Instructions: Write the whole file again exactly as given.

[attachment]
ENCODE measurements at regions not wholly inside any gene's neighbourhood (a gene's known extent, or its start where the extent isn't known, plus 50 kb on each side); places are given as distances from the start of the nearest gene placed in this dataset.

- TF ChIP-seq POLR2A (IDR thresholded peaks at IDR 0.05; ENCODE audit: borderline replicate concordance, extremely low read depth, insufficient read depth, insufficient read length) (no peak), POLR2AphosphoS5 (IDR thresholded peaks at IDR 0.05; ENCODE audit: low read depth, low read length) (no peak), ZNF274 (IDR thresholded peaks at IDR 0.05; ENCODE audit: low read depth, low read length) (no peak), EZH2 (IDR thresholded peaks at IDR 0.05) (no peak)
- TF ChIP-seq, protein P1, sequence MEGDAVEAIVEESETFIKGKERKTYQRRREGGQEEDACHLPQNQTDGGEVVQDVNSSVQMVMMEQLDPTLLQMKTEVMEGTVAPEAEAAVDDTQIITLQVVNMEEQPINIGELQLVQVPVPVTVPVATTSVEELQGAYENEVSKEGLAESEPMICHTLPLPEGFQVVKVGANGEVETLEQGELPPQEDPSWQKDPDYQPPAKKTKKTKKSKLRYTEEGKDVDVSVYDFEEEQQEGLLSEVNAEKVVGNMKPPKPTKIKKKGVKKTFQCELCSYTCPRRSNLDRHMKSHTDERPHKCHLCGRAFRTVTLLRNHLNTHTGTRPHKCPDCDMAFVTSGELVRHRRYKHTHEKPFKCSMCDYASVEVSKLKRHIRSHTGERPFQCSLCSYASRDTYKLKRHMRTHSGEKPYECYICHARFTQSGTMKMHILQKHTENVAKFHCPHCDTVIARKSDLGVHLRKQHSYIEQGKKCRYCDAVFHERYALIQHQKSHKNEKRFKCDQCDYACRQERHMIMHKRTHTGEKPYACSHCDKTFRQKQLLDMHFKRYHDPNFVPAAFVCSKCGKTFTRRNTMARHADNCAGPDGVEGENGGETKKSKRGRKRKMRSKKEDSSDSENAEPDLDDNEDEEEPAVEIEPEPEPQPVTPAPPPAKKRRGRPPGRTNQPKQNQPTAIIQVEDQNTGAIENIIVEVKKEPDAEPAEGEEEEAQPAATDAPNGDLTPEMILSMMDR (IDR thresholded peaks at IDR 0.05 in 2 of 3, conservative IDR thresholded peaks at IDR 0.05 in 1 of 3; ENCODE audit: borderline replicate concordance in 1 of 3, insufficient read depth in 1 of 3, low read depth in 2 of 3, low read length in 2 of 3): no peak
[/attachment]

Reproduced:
ENCODE measurements at regions not wholly inside any gene's neighbourhood (a gene's known extent, or its start where the extent isn't known, plus 50 kb on each side); places are given as distances from the start of the nearest gene placed in this dataset.

- TF ChIP-seq POLR2A (IDR thresholded peaks at IDR 0.05; ENCODE audit: borderline replicate concordance, extremely low read depth, insufficient read depth, insufficient read length) (no peak), POLR2AphosphoS5 (IDR thresholded peaks at IDR 0.05; ENCODE audit: low read depth, low read length) (no peak), ZNF274 (IDR thresholded peaks at IDR 0.05; ENCODE audit: low read depth, low read length) (no peak), EZH2 (IDR thresholded peaks at IDR 0.05) (no peak)
- TF ChIP-seq, protein P1, sequence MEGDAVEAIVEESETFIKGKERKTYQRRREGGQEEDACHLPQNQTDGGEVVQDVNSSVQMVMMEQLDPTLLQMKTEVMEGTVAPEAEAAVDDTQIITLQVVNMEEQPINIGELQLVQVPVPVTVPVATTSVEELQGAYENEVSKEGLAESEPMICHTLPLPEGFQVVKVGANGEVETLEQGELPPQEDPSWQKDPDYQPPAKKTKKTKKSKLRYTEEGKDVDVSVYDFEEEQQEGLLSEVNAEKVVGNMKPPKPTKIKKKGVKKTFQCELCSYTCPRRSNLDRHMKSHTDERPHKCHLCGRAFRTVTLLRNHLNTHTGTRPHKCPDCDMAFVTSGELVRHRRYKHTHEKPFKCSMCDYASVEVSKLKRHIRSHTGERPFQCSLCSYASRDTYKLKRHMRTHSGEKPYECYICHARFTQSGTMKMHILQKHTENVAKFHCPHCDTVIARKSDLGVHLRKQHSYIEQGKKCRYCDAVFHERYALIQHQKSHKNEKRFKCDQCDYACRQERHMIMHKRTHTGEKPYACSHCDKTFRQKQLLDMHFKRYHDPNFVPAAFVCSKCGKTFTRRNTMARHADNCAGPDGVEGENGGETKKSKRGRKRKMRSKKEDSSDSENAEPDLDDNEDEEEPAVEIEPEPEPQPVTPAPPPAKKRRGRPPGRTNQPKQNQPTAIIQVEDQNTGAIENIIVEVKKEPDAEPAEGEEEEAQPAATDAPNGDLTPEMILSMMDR (IDR thresholded peaks at IDR 0.05 in 2 of 3, conservative IDR thresholded peaks at IDR 0.05 in 1 of 3; ENCODE audit: borderline replicate concordance in 1 of 3, insufficient read depth in 1 of 3, low read depth in 2 of 3, low read length in 2 of 3): no peak